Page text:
The World Health Organization (WHO) recommends that adults get at least 150 minutes (2.5 hours) of moderate to vigorous exercise weekly, while pregnant women should get at least 150 minutes of moderate aerobic and strength exercise per week.

3. A healthy BMI

The Body Mass Index (BMI) is a measurement of body fat that allows you to assess a person’s weight category and potential risk for health problems, according to the US Centers for Disease Control and Prevention.

A 2018 study revealed that maintaining a healthy BMI can prolong your life by more than a decade and has been linked to a lower risk of death from cardiovascular disease and cancer. Regular exercise and eating healthy foods can help you with this goal.

4. Proper nutrition

Eating more plant-based foods provides a great source of antioxidants, says Nieca Goldberg. “Oxidation is a sign of stress in our system and can lead to changes in plaque buildup in arteries and the like,” she adds. “And this oxidation is also associated with aging.”

According to a study published in February in the journal PLOS Medicine, you can prolong your life by eating less red and processed meats and more fruits, vegetables, legumes, whole grains and nuts. The potential benefits are particularly strong if we start early. Women who start eating properly at age 20 can increase their life expectancy by just over 10 years, while men who start at the same age can add 13 years.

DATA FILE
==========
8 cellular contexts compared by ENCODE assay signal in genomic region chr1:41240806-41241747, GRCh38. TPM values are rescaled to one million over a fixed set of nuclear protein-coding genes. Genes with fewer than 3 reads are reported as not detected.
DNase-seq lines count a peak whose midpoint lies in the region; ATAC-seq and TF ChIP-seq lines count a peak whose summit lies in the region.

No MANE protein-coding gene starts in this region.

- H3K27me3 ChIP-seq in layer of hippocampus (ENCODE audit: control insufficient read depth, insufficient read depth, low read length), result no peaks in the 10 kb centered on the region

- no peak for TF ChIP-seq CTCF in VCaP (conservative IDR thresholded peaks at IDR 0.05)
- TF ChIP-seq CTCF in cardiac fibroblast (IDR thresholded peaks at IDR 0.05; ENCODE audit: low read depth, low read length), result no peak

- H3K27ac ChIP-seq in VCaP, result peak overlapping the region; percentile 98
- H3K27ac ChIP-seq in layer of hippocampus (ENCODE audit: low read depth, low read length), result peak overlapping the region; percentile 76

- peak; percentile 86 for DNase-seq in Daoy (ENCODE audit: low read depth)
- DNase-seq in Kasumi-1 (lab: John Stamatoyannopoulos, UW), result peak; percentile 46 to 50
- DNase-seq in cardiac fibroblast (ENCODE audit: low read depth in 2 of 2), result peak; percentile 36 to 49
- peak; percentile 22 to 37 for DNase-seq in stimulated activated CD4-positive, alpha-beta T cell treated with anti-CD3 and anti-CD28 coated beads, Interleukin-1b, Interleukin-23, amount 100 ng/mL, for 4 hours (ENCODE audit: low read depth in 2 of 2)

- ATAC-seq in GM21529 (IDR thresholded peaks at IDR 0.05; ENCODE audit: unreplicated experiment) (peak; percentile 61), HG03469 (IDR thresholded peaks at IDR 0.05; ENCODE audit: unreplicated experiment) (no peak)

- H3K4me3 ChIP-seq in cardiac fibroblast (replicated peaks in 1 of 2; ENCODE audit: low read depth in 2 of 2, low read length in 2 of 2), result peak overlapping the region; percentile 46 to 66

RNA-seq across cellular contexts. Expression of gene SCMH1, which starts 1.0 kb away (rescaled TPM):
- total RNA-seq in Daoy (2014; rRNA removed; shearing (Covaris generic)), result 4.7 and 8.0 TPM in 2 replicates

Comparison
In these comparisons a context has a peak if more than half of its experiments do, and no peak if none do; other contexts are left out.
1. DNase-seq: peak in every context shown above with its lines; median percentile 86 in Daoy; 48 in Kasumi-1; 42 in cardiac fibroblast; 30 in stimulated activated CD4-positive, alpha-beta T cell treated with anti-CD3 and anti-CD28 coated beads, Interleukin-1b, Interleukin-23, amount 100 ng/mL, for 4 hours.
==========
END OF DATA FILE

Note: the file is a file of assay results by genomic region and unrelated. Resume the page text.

At mealtime, at least half of your plate should consist of fruits and vegetables, says Nieca Goldberg. Also, what’s important isn’t just “what’s in the food but how the kitchen is cooked,” she adds. “So roasting and grilling is better than frying.”

5. Pay attention to mental well-being

Mental health is often “such an overlooked part of our health, but it actually contributes to a large extent to our overall health and well-being,” says Leana Wen.

The last few years have brought on stress and anxiety, which can affect blood pressure, sleep, food choices, alcohol consumption or attempts to quit smoking, says Nieca Goldberg.

Experts say that taking 15 minutes out of our day to take care of our mental health can make life easier.